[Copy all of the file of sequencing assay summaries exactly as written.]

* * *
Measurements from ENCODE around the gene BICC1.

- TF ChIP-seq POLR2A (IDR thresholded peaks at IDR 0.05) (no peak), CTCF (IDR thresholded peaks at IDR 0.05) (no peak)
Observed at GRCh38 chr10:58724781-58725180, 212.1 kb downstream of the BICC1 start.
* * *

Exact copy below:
Measurements from ENCODE around the gene BICC1.

- TF ChIP-seq POLR2A (IDR thresholded peaks at IDR 0.05) (no peak), CTCF (IDR thresholded peaks at IDR 0.05) (no peak)
Observed at GRCh38 chr10:58724781-58725180, 212.1 kb downstream of the BICC1 start.